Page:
terrain generation. That's right: you can now render 3D natural scenes in your browser using Flash.
We'll be discussing all the changes over the next few blog posts.
The terrain generator node gives you control over everything from the shadow and light intensity, angle and height of the light source, and even the 3D angle the terrain is viewed from. In short, Peacock just got a hell of a lot more powerful!
Here is a quick tutorial file showing how terrain can be generated in Peacock (just open the file in Peacock to view the tutorial).
Tip: To pan through the document, hold down spacebar and mouse button at the same time, as you move your mouse.
The terrain generator is very simple: You pass in a black and white height texture map and a skin texture map that overlays the 3D terrain. The white areas in the height map represent peaks, the dark areas represent valleys. By adjusting the height map, you can make all different types of 3D terrain (and even non-terrain objects).
Because the computer does all the work for you in the background, you can create very realistic effects just by adjusting options as in the randomized terrain shown above. You can personally replicate this effect by adjusting the random seed option of the top Perlin Noise node in this tutorial file.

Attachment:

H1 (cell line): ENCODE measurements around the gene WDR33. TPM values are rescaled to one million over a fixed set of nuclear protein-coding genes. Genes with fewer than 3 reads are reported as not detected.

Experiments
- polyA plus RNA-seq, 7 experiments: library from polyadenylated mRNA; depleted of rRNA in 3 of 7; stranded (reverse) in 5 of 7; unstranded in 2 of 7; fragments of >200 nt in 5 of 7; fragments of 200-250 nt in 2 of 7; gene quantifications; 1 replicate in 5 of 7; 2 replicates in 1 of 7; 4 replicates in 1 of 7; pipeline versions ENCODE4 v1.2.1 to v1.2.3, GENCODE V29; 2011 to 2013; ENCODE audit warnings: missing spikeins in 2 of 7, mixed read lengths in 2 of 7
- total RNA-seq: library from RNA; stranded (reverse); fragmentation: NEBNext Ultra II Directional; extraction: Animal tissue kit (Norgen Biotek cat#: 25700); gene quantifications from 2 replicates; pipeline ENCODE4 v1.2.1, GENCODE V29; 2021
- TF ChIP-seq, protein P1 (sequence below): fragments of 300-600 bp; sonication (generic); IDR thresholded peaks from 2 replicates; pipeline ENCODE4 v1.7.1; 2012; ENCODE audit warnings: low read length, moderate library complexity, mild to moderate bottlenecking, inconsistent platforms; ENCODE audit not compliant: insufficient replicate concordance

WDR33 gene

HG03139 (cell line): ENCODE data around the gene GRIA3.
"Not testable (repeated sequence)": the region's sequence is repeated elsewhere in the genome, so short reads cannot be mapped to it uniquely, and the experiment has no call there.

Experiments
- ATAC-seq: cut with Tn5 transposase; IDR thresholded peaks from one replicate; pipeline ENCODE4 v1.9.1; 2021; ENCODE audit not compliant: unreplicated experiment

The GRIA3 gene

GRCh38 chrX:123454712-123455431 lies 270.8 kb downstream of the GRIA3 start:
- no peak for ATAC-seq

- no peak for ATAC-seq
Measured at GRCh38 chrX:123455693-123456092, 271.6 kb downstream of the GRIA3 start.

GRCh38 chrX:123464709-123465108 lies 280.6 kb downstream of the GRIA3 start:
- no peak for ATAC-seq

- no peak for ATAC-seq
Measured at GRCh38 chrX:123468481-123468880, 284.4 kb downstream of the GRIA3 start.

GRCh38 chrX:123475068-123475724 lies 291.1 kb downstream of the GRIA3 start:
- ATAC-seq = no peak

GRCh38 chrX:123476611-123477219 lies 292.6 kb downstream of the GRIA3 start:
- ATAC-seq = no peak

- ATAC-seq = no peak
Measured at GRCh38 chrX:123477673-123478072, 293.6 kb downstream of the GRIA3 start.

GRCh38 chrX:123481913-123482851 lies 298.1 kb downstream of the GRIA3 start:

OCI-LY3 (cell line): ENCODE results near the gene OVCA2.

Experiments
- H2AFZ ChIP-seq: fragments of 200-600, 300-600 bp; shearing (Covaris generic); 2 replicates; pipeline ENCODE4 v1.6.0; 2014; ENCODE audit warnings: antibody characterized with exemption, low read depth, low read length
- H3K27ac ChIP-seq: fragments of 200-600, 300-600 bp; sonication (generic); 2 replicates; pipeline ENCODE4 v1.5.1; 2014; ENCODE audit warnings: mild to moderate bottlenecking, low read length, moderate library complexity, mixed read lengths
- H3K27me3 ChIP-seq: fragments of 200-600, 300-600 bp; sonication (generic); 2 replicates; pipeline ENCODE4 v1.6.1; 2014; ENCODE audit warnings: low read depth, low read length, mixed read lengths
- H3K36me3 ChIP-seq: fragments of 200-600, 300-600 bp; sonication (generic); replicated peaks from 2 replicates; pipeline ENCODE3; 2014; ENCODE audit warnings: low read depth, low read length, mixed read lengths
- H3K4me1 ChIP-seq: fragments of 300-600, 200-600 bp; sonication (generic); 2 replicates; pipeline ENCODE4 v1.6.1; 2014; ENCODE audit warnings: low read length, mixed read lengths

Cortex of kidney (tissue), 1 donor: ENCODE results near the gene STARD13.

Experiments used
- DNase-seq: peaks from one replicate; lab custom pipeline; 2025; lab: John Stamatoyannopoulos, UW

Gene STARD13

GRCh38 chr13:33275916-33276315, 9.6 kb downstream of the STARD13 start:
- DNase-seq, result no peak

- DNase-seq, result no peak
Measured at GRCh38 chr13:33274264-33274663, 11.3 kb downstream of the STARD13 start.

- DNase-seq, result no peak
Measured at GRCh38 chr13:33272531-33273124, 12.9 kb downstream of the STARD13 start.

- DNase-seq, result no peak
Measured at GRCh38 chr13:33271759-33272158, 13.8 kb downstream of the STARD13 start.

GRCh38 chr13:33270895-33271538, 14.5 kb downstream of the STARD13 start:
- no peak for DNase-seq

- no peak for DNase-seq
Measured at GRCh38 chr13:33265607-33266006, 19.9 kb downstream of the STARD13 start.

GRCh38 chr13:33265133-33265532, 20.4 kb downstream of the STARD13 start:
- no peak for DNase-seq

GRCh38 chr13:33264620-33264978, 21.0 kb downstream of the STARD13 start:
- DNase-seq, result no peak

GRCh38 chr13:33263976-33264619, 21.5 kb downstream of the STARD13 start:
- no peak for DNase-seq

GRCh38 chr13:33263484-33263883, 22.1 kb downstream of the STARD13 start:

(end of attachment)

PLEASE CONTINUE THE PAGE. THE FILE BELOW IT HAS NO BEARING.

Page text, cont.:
Here are some example images showing the terrain generator put to great use: Click on the images, then open them up in the Peacock editor to get a sense for how they were made!
Icebergs under the Aurora by a handsome devil
Simulated micro-photography of trees in the fall by Mpeutz
Abstract 3D boxes using the terrain generator and new autopainter node (more on that later) by Mpeutz
Landscape with clouds by Mpeutz
Alien Fossil by davidjensen
Folded Fabric by Redstar
Repeating waves patterns by Mario
Earth-like land mass generator by Mpeutz
Between the Sheets by Mario]]